I dropped off Noah, jumped back in my car, rushed back to Mason Farm and spent the next two and half hours walking the dirt road out to the entrance, kicking aside plants and trying to do my best at the amateur forensics that would help to figure how and when they must have slid off my car. Having had no luck I went home crushed and tried to pick up the pieces. The best case scenario involved another two year wait. Another long slog through mediocre, but adequate, glass.

But I was dogged, and I couldn’t give up without walking along the highway between my house and Mason Farm, 15-501. Four lanes of traffic and busy even on a Sunday afternoon. So out I went, and after about four miles I saw them. They were tucked against the curb at the top of a hill. Reunited at last.

Now they weren’t perfect, I certainly didn’t expect them to be. The fall from the top of my car to the asphalt was about 5 feet and I was traveling at around 45-50 miles per hour when they flew off, but they were in surprisingly good shape. One of the eyecups had been knocked off, I suspect that was where the impact occurred, and the other wasn’t working properly. One of the strap attachments had snapped off and a lens cover was long gone.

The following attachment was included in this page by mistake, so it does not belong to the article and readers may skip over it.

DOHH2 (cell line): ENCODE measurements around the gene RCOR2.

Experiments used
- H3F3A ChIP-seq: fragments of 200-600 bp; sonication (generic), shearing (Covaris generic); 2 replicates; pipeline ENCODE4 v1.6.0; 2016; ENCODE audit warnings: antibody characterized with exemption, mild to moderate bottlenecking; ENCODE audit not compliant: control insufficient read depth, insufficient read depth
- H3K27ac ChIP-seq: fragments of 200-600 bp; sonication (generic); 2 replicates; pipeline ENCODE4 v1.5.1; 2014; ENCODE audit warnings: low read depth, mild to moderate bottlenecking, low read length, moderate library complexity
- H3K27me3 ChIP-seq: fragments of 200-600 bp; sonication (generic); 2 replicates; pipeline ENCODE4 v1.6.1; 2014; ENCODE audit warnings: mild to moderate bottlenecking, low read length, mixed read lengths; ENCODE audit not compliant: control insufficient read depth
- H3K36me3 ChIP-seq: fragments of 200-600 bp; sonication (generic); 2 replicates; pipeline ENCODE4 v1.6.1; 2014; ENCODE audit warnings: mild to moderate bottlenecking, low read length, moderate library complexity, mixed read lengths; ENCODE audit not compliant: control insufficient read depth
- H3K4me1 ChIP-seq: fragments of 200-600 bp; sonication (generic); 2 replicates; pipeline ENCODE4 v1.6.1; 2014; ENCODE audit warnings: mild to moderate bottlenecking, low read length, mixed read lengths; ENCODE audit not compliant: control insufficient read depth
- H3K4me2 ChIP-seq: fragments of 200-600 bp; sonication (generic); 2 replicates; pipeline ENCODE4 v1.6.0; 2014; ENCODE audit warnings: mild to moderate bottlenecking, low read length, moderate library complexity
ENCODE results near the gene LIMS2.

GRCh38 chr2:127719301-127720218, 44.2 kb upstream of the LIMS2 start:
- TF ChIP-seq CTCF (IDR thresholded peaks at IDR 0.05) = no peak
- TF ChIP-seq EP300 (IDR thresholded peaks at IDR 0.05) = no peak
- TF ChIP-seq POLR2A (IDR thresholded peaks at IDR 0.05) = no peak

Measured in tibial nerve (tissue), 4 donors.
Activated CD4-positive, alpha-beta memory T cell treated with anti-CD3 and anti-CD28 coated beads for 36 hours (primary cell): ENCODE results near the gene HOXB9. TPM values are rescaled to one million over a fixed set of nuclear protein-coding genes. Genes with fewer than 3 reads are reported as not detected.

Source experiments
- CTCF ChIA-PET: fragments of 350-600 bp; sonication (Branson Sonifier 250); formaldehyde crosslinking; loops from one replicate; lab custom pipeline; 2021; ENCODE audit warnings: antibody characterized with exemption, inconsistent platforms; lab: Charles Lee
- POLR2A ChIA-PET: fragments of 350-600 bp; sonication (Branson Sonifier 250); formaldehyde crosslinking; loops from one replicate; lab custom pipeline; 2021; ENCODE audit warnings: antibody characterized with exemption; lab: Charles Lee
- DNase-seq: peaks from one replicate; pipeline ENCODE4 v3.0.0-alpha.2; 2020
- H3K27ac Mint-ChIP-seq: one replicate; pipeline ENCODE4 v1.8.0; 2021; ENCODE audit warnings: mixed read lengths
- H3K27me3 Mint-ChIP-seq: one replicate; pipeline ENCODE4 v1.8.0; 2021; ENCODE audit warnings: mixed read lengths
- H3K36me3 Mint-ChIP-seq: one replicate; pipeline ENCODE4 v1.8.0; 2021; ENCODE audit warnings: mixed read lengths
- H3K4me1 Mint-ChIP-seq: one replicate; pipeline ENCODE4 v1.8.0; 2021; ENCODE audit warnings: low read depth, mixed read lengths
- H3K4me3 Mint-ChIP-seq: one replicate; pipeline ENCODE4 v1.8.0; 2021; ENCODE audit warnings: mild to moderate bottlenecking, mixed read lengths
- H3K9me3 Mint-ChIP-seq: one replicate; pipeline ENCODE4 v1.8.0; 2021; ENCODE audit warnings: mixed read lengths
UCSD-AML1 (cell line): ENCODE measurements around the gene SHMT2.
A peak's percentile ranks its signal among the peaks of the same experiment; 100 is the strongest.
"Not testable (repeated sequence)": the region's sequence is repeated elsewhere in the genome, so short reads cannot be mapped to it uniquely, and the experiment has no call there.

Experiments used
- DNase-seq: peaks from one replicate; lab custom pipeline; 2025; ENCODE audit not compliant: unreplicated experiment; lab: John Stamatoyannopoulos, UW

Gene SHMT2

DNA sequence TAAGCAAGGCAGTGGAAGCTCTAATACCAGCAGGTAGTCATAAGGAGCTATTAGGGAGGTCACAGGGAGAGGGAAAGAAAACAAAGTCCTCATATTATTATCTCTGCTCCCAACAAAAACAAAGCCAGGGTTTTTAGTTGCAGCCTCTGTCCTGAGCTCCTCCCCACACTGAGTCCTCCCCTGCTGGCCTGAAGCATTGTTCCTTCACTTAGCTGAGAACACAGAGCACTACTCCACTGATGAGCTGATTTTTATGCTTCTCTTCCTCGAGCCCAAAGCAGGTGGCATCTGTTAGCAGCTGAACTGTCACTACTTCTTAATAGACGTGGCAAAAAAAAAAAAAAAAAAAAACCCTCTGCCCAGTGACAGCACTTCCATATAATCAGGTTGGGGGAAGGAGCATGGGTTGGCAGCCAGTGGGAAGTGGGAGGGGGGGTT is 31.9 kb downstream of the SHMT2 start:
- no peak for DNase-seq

But the optics? I placed them to my eyes expecting a broken lens or at least a good knock out of alignment, but saw nothing wrong. The lens hadn’t even a single scratch in the rain and the road grit, the barrels and focus knob were as perfect as the day I’d gotten them, the drop hadn’t knocked them out of alignment one flipping iota. There wasn’t even a scratch on the rubber housing. I was shocked.

People may balk at the price of the really high quality binoculars and perhaps rightly so, but there are some situations where dropping that change seems worth it. Low light conditions, obviously. Long distances, certainly. As a check against your sleep-deprived brain when you leave them on top of your car to fly off onto the highway on a rainy morning, well, you can chalk that one up too.

My bins will have to go back to the main depot to fix the plastic parts that came off, and because it was my own dumb mistake I’ll likely have to pay out of pocket for that. But I’ll gladly do so if the quality of the binoculars is such that a worse incident was avoided. And a couple months without them while they’re in the shop is a far cry better than a couple years saving up for a new pair.

So you got me, Zeiss. All the way now.

  1. Jochen permalink
    July 6, 2009 8:29 am

    Whoa, pretty neat story, including you walking along a highway.

    Great to read about the happy end!!

    The same happened to me at the onset of my epic after-highschool-trip through Scandinavia, only it involved both my binoculars and my scope.